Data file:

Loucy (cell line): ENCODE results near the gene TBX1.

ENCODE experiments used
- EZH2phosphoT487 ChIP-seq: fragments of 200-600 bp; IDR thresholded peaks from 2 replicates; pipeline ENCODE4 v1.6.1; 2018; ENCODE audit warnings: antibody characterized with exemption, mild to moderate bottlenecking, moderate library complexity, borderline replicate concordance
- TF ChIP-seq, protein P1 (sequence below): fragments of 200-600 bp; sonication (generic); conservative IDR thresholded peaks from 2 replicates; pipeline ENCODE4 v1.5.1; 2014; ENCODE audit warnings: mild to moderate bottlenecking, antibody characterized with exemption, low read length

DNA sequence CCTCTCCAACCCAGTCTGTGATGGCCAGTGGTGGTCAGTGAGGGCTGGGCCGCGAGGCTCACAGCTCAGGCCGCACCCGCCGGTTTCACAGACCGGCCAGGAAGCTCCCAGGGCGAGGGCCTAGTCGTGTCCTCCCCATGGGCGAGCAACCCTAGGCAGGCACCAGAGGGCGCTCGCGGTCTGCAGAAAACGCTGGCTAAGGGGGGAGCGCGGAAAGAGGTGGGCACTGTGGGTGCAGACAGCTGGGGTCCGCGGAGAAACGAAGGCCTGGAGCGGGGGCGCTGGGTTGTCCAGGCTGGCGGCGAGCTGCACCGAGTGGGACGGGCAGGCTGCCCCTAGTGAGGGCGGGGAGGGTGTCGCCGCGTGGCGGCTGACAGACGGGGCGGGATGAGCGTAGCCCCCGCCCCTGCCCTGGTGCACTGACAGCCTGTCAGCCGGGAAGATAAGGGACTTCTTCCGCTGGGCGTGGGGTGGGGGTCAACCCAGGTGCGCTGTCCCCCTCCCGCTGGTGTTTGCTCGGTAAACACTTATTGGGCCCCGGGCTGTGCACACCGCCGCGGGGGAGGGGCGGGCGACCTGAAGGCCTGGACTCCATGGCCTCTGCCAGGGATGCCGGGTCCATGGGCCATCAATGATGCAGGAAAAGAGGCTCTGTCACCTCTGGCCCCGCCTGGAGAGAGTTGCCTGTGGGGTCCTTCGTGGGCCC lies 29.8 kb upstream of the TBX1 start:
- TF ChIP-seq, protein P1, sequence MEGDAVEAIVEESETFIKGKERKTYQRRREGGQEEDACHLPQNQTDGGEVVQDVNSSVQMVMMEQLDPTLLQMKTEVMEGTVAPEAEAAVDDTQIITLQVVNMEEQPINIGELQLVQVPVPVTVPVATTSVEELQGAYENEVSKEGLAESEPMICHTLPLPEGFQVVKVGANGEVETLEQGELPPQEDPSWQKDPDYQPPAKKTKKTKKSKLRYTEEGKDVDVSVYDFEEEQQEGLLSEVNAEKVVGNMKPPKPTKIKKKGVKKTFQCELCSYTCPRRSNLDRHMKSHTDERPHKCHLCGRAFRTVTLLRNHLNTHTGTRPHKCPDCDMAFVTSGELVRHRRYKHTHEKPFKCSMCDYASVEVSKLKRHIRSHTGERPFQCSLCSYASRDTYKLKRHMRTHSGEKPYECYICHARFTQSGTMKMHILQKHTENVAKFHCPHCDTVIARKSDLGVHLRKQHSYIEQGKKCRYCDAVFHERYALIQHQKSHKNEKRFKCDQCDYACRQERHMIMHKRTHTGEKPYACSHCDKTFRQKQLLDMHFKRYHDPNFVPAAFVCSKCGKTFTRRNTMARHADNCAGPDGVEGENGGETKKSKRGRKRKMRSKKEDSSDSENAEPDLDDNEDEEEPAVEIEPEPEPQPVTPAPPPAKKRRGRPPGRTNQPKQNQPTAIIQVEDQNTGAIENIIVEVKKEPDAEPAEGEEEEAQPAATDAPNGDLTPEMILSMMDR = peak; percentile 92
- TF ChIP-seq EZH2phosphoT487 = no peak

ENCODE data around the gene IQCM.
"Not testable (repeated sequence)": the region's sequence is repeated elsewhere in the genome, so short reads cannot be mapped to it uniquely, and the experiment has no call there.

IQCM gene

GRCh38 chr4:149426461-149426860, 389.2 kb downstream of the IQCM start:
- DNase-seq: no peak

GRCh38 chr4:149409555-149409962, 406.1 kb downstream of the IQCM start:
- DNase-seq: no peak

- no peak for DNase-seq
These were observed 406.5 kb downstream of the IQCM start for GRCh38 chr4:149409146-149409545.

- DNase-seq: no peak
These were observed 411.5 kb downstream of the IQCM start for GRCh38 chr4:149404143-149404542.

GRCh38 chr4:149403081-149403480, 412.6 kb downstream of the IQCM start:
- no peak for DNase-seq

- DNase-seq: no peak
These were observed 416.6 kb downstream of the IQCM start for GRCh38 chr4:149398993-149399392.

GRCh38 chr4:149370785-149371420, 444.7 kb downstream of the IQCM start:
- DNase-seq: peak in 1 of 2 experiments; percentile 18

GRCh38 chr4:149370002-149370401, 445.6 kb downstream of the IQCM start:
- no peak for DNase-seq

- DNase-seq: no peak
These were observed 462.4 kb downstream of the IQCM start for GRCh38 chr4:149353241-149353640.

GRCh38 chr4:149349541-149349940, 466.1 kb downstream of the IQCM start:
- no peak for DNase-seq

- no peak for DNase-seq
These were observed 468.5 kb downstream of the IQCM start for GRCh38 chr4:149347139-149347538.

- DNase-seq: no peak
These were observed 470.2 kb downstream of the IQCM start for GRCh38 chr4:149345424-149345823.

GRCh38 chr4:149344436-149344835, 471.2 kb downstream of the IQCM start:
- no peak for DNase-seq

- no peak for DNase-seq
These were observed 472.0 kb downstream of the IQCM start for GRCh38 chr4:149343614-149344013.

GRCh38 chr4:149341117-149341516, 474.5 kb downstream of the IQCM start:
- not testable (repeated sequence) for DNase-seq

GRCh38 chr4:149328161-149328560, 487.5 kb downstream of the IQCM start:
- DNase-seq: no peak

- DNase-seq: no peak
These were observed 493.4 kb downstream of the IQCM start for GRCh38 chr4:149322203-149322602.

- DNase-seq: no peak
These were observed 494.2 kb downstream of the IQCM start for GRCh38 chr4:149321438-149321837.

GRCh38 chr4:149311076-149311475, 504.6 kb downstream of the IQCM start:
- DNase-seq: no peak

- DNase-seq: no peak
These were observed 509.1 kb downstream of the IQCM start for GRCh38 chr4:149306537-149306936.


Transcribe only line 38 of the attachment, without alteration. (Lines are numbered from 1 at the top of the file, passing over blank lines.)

These were observed 472.0 kb downstream of the IQCM start for GRCh38 chr4:149343614-149344013.